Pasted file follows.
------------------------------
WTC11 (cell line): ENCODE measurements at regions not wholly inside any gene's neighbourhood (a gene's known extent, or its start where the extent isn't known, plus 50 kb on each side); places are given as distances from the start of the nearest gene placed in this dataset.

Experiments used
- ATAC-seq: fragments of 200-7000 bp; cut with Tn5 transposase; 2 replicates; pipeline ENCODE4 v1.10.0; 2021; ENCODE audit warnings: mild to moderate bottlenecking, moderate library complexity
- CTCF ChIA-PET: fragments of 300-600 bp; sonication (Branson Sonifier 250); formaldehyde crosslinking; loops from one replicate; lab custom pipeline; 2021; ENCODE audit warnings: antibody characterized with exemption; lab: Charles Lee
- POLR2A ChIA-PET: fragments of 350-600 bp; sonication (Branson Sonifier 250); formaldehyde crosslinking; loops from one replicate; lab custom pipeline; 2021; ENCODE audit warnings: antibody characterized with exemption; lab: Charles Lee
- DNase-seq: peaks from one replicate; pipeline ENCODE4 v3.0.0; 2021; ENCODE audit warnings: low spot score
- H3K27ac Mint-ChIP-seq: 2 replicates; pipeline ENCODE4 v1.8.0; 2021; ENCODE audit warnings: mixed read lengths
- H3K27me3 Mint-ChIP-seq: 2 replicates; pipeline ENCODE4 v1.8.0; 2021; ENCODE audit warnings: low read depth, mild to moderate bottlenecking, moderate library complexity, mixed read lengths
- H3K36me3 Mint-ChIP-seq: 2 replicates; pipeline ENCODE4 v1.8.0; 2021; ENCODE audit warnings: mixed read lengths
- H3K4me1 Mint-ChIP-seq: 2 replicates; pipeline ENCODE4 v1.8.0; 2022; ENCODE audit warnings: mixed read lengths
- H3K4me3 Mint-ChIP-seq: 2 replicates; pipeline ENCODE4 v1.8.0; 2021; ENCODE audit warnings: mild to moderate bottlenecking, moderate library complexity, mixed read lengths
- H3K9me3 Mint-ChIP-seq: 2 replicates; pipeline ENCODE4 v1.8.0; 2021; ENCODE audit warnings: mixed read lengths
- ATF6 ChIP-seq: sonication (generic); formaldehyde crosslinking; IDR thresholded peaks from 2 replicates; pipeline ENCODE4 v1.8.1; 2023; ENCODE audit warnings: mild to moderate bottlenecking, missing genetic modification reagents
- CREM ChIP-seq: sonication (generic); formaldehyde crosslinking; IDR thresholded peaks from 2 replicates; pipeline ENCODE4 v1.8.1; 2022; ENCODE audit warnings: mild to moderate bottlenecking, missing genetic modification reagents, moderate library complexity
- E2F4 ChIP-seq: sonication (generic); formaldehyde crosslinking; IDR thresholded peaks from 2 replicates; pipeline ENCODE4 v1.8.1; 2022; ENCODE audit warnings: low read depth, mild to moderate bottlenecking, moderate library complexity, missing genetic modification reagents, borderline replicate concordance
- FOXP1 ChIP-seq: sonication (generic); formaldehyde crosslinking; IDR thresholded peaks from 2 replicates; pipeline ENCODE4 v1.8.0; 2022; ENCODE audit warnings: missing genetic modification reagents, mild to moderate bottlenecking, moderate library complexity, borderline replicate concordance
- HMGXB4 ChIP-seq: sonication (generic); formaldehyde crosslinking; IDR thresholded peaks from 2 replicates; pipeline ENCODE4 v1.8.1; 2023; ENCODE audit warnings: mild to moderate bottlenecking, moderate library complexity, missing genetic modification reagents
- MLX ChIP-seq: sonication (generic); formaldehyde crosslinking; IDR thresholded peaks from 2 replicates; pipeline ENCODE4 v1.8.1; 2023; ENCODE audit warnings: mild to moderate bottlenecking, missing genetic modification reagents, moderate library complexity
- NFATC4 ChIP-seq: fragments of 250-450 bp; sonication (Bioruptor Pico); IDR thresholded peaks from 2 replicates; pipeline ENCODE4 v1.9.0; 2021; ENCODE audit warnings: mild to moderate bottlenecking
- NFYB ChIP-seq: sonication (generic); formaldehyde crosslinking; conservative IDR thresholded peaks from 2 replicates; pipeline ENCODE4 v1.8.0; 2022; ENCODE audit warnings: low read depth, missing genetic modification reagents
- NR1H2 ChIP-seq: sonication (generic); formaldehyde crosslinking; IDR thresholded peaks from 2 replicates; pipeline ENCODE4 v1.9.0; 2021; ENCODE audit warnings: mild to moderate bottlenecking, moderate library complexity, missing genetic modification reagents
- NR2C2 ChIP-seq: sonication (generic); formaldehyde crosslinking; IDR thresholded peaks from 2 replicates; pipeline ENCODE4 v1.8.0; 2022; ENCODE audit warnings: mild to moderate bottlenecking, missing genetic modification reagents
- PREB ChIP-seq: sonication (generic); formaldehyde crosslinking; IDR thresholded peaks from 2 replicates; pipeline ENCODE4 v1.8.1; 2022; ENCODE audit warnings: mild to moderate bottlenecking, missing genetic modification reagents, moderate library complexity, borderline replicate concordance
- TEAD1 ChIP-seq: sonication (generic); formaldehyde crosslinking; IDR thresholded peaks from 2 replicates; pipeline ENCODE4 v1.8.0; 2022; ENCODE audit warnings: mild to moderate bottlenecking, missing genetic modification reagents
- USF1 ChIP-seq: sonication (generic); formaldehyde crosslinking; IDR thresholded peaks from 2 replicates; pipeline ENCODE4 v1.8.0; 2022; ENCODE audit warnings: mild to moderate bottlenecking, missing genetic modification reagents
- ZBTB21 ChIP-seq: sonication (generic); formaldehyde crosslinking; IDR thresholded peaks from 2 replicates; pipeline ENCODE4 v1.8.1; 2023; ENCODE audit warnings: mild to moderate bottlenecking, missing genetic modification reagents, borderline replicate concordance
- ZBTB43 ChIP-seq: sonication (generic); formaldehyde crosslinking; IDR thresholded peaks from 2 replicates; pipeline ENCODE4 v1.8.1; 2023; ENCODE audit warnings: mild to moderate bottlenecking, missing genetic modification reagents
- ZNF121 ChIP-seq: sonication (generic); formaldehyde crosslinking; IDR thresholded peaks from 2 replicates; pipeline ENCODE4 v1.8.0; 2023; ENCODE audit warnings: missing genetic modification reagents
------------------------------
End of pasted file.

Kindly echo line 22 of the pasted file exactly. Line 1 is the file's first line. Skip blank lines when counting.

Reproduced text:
- NR2C2 ChIP-seq: sonication (generic); formaldehyde crosslinking; IDR thresholded peaks from 2 replicates; pipeline ENCODE4 v1.8.0; 2022; ENCODE audit warnings: mild to moderate bottlenecking, missing genetic modification reagents